Before You Start
An article by Scott Woyka
So you want to be a Furnituremaker?
To many people, the idea of working creatively with wood is an ideal they would like to pursue, or perhaps wish they had. I have often heard comments such as, "Oh, it must be so satisfying", "I'd love to do that", " If I had my time again..", and so on. It is a vocation that seems to capture the hearts and minds of all of us. Indeed, there is much satisfaction to be gained from designing and making furniture, and working for customers who like your work is a very uplifting experience.
Before you embark on any career it is important that you gain a good understanding of what is involved and you must try to be realistic. This is particularly true of a career in the crafts, because, whilst it may be very appealing, it is likely that you will have to work long hours for a relatively low remuneration. Like any other small business you will need to be dedicated if you are going to survive, especially in the early years.
It is most important to set out your objectives at the start. To do this you must ask yourself many questions.
- What kind of furniture do you want to make; contemporary or reproduction designs? Will it be one off or batch production?
- What service will you offer? Will it be purely making to other people's designs, or will you offer designing as well?
- Who will be your customer base? Will it be the wealthy or a mass market? How will you reach them; Galleries, retail outlets, word of mouth? Where will they be; local, national or global?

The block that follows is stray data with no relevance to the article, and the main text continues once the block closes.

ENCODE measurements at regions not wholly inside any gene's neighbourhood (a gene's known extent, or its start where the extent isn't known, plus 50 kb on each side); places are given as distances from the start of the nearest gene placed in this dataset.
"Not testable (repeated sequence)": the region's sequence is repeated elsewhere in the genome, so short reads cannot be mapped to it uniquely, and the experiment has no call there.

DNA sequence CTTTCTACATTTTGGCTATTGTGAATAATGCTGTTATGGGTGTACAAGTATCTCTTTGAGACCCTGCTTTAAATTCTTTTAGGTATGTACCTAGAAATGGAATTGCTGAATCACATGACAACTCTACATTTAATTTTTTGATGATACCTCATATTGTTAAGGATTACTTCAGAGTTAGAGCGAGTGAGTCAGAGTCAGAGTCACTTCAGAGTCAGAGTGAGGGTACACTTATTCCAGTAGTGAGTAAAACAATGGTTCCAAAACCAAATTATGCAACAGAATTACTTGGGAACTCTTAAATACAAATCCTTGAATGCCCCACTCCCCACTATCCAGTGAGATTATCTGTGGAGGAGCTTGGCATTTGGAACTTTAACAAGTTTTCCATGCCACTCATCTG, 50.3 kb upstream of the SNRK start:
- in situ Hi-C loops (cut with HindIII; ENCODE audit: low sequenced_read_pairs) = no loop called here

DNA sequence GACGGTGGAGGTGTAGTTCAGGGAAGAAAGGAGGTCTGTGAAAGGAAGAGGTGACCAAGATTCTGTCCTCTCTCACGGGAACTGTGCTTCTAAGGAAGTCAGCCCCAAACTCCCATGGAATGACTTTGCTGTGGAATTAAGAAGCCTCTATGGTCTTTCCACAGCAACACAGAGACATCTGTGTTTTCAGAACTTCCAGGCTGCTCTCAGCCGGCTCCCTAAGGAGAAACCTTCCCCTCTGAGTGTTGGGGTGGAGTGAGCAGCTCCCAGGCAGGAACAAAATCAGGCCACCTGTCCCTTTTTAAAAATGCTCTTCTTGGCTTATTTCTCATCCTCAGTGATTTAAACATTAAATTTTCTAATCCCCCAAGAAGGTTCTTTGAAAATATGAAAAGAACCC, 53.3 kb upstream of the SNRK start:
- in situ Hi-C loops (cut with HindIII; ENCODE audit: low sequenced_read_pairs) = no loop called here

- What form will your business take? Do you want to work alone or take on employees? Perhaps a co-operative or partnership would suit you?
- What sort of lifestyle do you want to attain? Making a living should be your first objective. However, you may find there is a trade off between profitability and the development of your work. For maximum profit you want to produce work at minimum cost. If you want to make the very best work, it will be more difficult to find the market and achieve the prices you need to charge.
Deciding on where you want to be in five or ten years is the first step, but it is unlikely that you will be able to start up doing the work you most enjoy. Taking on less appealing work may be necessary to keep the wolves from the door. There is an element of luck in the opportunities that come your way but it is those who steadily and systematically work towards their goals who have the greatest chance of success.
Once you are on the road there is a great amount of pleasure to be had working with the materials of your choice, finding design solutions to a particular brief, running your business and dealing with your customers.
Books that may help you.
- Cabinetmaking, The Professional Approach Sir Alan Peters http://www.amazon.co.uk/exec/obidos/ASIN/0025962000
- Marketing and Promotion for Crafts Betty Norbury http://www.amazon.co.uk/exec/obidos/ASIN/0854420622
- Running a Workshop Crafts Council